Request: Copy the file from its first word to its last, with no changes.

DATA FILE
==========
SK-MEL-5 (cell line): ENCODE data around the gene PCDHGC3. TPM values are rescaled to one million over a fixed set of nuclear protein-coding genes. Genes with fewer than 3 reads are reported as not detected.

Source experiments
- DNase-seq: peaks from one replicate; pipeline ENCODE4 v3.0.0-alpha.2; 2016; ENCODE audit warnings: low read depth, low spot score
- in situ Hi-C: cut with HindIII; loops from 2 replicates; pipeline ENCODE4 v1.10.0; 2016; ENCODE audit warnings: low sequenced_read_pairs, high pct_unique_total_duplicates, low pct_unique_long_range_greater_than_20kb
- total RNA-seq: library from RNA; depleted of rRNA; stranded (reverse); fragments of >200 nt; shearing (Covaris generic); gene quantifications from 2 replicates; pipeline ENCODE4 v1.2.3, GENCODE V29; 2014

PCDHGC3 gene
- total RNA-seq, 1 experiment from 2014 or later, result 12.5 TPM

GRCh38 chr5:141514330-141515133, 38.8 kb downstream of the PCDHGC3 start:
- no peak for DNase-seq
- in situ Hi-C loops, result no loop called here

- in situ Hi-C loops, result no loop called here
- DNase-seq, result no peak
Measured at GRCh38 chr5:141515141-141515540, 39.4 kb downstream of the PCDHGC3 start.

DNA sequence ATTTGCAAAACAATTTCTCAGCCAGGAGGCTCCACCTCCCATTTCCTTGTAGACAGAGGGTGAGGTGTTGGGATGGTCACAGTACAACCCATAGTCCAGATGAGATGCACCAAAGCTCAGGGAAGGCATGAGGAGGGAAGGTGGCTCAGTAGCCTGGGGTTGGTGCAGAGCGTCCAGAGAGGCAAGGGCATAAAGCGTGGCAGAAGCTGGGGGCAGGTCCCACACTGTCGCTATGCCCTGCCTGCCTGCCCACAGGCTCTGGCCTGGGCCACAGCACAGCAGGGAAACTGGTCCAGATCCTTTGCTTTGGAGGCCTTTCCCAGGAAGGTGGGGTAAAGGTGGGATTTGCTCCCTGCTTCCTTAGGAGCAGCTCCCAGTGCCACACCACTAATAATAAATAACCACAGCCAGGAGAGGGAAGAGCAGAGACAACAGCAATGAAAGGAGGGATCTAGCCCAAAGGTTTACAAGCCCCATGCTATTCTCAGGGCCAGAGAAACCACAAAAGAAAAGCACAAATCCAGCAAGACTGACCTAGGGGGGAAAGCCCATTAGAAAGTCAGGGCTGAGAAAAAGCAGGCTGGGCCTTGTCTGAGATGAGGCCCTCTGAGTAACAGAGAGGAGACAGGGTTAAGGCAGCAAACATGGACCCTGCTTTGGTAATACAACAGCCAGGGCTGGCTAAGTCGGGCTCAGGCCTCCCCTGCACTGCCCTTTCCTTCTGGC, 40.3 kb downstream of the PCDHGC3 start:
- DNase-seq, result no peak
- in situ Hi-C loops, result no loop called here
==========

SK-MEL-5 (cell line): ENCODE data around the gene PCDHGC3. TPM values are rescaled to one million over a fixed set of nuclear protein-coding genes. Genes with fewer than 3 reads are reported as not detected.

Source experiments
- DNase-seq: peaks from one replicate; pipeline ENCODE4 v3.0.0-alpha.2; 2016; ENCODE audit warnings: low read depth, low spot score
- in situ Hi-C: cut with HindIII; loops from 2 replicates; pipeline ENCODE4 v1.10.0; 2016; ENCODE audit warnings: low sequenced_read_pairs, high pct_unique_total_duplicates, low pct_unique_long_range_greater_than_20kb
- total RNA-seq: library from RNA; depleted of rRNA; stranded (reverse); fragments of >200 nt; shearing (Covaris generic); gene quantifications from 2 replicates; pipeline ENCODE4 v1.2.3, GENCODE V29; 2014

PCDHGC3 gene
- total RNA-seq, 1 experiment from 2014 or later, result 12.5 TPM

GRCh38 chr5:141514330-141515133, 38.8 kb downstream of the PCDHGC3 start:
- no peak for DNase-seq
- in situ Hi-C loops, result no loop called here

- in situ Hi-C loops, result no loop called here
- DNase-seq, result no peak
Measured at GRCh38 chr5:141515141-141515540, 39.4 kb downstream of the PCDHGC3 start.

DNA sequence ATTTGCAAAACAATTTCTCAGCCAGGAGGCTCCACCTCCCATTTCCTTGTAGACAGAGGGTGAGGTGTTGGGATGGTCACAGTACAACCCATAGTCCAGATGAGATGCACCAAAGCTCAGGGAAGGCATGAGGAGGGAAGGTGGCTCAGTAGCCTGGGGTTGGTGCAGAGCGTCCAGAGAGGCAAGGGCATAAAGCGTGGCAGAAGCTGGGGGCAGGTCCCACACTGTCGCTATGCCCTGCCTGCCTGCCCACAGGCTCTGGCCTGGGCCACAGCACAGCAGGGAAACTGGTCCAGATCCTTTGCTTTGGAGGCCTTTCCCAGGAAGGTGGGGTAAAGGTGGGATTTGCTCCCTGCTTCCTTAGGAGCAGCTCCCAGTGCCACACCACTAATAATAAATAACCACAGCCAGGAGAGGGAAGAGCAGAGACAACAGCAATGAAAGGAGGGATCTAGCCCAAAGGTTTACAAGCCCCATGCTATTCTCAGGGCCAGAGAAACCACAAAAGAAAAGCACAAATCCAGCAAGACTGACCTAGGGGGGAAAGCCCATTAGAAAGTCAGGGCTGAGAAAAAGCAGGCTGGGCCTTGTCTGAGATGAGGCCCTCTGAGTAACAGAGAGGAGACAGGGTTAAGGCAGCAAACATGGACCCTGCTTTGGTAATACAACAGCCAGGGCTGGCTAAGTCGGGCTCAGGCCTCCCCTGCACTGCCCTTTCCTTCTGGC, 40.3 kb downstream of the PCDHGC3 start:
- DNase-seq, result no peak
- in situ Hi-C loops, result no loop called here